Just then Momma came around from the front of the house.
“Oh, my! Oh, my! Ohmyohmyohmy!”
She came running towards me, crying, and hysterical like the next contestant on The Price is Right.
“Who’s doing this? Who’s doing this?” she cried. “Why?!” She rubbed her hands along the cushions and curved iron arms of each chair. Then she sat in each one, rearranging herself, crossing and un-crossing her legs, sort of a test drive. Pete came outside with Jake and stared in silence.
Suddenly, I heard the clanking bells of the railroad crossing. The lights flashed and in a moment, the 7:27 roared past us. The ground shook, windows rattled, and the old house moaned, but all of those wrought iron chairs stayed perfectly in place. When the train passed, I looked across the tracks and there was Daddy. He honked his truck horn and waved out the window. He parked in the strip of gravel next to the tracks. I held my breath again as he crossed the street.
Half-way across the street, his happy-to-see-us smile faded. He spun his ball cap around on his head and examined the yard. I couldn’t move. When he reached our gravel drive, only Spotty went over to greet him. The old dog smelled his crotch and paced around his legs, but when no head pat came he slinked back to the doghouse. After surveying the property, Daddy straightened his back and bellowed:
“Where the hell are my chairs?!”
The ground shook, windows rattled, and house moaned again.
Momma ran over to meet him. She looked so tiny compared to his huge, dark frame. “Now Don, don’t get all fired up. You just got home and the children – ”
“And what happened to my washer? What the hell is going on here?”
“We don’t know what’s going on,” Momma said. “It all happened in the middle of the night. The first morning it was the flowers, then the fountain, and now this.”
“And you didn’t see anyone? Or hear anything? Spotty didn’t bark?”
Pete said, “That dog wouldn’t bark if a truckload of cats and squirrels tipped over in front of him.”
“I swear, Don, I must have called a hundred people yesterday trying to figure it out. It wasn’t Mrs. Riley or anyone from the church. Aunt Martha’s been sick, it couldn’t have been her. I checked with the school and county; I even asked the Salvation Army. It’s a mystery.”
Kallie came over and tugged on Daddy’s sleeve. “Daddy, I know who it was.”
He squatted slightly with his hands on his knees to meet her eyes. “You do? Who was it?”
“It was Santa Claus!” she said with a huge smile.
“Hmm…well, that’s a good theory. Only problem is it’s not December twenty-fourth.”
I thought maybe Kallie had something with her theory.
“Maybe it’s no one,” I said. “Maybe it’s a real life miracle.”
“Miracle? It’s not a miracle. It’s criminal.” Daddy began to circle the chairs. “You see…I knew this would happen when the suburbs came creeping out here to the country. All those hoity-toities in those big new subdivisions up the road – they think they need to beautify things. Well, these chairs will do me just fine when I sit out here waiting for the mystery shopper to show up.” He plopped himself in one of the chairs and stretched out his feet on the tile rim of the fire pit.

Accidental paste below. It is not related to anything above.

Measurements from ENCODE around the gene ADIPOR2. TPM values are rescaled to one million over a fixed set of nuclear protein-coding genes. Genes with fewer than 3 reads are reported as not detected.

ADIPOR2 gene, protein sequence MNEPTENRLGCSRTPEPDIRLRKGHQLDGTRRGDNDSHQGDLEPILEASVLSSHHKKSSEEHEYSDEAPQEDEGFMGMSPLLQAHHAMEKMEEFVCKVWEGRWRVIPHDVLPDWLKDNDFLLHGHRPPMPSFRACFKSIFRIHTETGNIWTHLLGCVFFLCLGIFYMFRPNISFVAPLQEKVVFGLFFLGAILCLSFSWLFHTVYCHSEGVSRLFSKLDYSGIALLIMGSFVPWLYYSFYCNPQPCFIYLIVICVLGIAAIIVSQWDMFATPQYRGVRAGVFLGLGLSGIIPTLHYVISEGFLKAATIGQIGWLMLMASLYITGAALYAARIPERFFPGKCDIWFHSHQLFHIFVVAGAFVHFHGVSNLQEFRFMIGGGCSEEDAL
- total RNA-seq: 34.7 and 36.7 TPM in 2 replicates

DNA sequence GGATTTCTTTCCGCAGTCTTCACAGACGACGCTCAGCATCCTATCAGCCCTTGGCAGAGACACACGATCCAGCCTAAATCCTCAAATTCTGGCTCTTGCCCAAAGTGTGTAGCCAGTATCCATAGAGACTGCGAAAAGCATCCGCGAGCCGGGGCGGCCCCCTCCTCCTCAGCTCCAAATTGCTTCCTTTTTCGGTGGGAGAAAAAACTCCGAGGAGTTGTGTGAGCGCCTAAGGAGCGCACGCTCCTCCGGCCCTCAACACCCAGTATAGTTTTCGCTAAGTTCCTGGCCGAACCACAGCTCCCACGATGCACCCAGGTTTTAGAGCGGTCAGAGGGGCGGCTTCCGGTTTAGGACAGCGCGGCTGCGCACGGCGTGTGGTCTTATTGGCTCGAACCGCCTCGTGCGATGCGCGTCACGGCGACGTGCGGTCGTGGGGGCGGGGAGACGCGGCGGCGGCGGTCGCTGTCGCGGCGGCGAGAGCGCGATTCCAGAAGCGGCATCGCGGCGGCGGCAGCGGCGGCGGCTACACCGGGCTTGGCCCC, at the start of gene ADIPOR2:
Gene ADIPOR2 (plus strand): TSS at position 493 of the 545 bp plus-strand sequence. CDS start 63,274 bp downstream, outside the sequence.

“What are you going to do?” Momma asked, her voice quivering. “You can’t stay out here awake all night.”
“I’m a truck driver, Lois. I once stayed awake for forty-two hours straight. I sure as hell can stay awake out here all night. And when Dudley Do-Right shows up, we’re going to have a word or two.”
Day Four: Despite the crushed cans of Red Bull littered about the yard and the pile of cigarette butts, we found Daddy the next morning sound asleep on the swing. He was decked out in his camouflage coveralls and fur-lined bomber hat, but I still feared he’d frozen to death. We tip-toed through the wet grass and surrounded him, but no one made a move to wake him. Then Jake let out a hearty giggle.
Daddy’s arms and legs flailed and the swing nearly dumped him on the ground.
“What?! What? What time is it? Damn! Did I fall asleep?”
He freed himself from the swing and investigated the yard. Half-crouched with his arms out in a defensive position, he looked like he searched for the trail of a serial killer rather than a Good Samaritan. When no clues were discovered, he stopped in the middle of the yard and straightened his back.
“You see? I knew they wouldn’t try anything with the man at home. Gutless cowards.”
“Uh…yes, they did.” Pete slowly raised his finger towards Spotty’s doghouse.
But instead of Spotty’s doghouse, a brand new one sat in its place. It had bright, clean white siding and a blue roof and even insulation on the inside. It was made out of some sort of heavy-duty plastic and I knew it wouldn’t rot and turn gray like his old one. Spotty laid there, half-in, half-out, his eyes bright, tongue wagging, a dog smile for certain.